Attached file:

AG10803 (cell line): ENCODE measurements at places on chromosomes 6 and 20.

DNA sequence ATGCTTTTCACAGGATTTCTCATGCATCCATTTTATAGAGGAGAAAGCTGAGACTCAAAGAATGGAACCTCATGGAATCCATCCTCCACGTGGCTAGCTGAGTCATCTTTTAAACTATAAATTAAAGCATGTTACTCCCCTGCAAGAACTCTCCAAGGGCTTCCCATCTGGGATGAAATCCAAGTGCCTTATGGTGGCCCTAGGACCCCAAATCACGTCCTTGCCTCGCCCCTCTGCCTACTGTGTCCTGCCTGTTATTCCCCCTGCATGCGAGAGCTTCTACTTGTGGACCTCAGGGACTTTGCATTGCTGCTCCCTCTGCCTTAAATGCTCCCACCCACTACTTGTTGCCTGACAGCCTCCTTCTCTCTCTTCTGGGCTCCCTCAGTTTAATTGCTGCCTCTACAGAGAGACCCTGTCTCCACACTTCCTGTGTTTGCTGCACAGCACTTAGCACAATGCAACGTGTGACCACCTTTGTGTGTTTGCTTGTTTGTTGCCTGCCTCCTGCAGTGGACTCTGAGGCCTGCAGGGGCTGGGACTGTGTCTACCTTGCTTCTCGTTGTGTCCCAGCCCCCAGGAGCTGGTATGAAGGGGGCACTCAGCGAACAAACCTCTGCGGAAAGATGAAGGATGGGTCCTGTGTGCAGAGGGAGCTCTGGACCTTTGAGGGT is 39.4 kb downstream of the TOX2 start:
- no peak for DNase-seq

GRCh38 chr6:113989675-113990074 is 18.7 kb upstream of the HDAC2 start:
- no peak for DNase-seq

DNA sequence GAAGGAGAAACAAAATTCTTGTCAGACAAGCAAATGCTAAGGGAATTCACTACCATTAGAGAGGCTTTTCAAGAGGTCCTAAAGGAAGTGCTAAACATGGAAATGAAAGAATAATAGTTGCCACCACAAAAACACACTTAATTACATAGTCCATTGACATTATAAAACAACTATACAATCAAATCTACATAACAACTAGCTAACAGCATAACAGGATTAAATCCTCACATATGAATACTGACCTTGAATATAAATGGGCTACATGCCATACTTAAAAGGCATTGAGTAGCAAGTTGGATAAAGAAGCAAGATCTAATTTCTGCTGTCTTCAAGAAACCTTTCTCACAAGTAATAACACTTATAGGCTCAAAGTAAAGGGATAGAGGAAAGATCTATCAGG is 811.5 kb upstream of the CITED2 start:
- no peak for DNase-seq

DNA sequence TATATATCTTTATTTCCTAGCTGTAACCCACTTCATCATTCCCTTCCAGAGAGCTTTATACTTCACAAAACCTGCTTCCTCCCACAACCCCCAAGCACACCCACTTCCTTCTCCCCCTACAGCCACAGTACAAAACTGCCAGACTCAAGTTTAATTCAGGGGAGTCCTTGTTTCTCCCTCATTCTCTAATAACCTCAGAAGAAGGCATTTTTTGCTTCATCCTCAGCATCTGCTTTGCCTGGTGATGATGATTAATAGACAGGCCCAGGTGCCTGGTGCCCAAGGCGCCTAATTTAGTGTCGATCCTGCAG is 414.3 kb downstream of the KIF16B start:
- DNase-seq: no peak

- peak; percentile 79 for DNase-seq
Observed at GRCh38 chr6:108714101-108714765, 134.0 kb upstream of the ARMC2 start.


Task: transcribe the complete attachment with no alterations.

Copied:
AG10803 (cell line): ENCODE measurements at places on chromosomes 6 and 20.

DNA sequence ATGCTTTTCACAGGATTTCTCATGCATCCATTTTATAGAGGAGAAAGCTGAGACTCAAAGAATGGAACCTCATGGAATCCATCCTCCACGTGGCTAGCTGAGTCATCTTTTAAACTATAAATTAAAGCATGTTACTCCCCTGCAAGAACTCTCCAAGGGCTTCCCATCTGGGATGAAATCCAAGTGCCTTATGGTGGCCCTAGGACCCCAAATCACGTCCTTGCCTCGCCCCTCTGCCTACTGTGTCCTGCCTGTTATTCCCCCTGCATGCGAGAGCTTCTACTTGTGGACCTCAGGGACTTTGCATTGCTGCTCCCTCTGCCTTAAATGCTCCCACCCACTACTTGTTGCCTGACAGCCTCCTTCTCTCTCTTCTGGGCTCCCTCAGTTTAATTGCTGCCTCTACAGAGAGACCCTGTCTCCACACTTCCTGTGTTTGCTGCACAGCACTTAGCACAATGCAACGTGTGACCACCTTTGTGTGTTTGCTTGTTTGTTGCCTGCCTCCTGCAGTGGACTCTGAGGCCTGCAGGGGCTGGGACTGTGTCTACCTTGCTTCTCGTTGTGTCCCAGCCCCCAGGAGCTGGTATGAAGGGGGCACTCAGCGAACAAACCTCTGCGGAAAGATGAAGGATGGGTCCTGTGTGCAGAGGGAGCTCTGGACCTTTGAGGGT is 39.4 kb downstream of the TOX2 start:
- no peak for DNase-seq

GRCh38 chr6:113989675-113990074 is 18.7 kb upstream of the HDAC2 start:
- no peak for DNase-seq

DNA sequence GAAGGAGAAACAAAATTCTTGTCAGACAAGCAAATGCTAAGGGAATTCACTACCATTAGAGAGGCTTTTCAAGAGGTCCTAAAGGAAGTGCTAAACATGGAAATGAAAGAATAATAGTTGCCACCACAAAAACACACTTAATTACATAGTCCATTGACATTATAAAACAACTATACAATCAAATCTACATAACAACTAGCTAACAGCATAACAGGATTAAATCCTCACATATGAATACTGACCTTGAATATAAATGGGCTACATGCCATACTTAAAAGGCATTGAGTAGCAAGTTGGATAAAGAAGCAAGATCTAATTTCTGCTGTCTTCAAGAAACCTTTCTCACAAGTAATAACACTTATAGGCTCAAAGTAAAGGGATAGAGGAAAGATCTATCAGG is 811.5 kb upstream of the CITED2 start:
- no peak for DNase-seq

DNA sequence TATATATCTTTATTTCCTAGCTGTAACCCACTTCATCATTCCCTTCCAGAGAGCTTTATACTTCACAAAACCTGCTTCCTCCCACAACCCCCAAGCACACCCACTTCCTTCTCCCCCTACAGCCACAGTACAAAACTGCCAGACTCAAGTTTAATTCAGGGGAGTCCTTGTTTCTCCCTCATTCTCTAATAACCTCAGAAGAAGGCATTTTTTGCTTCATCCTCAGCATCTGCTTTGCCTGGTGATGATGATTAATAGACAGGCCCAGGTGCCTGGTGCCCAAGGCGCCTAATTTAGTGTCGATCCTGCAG is 414.3 kb downstream of the KIF16B start:
- DNase-seq: no peak

- peak; percentile 79 for DNase-seq
Observed at GRCh38 chr6:108714101-108714765, 134.0 kb upstream of the ARMC2 start.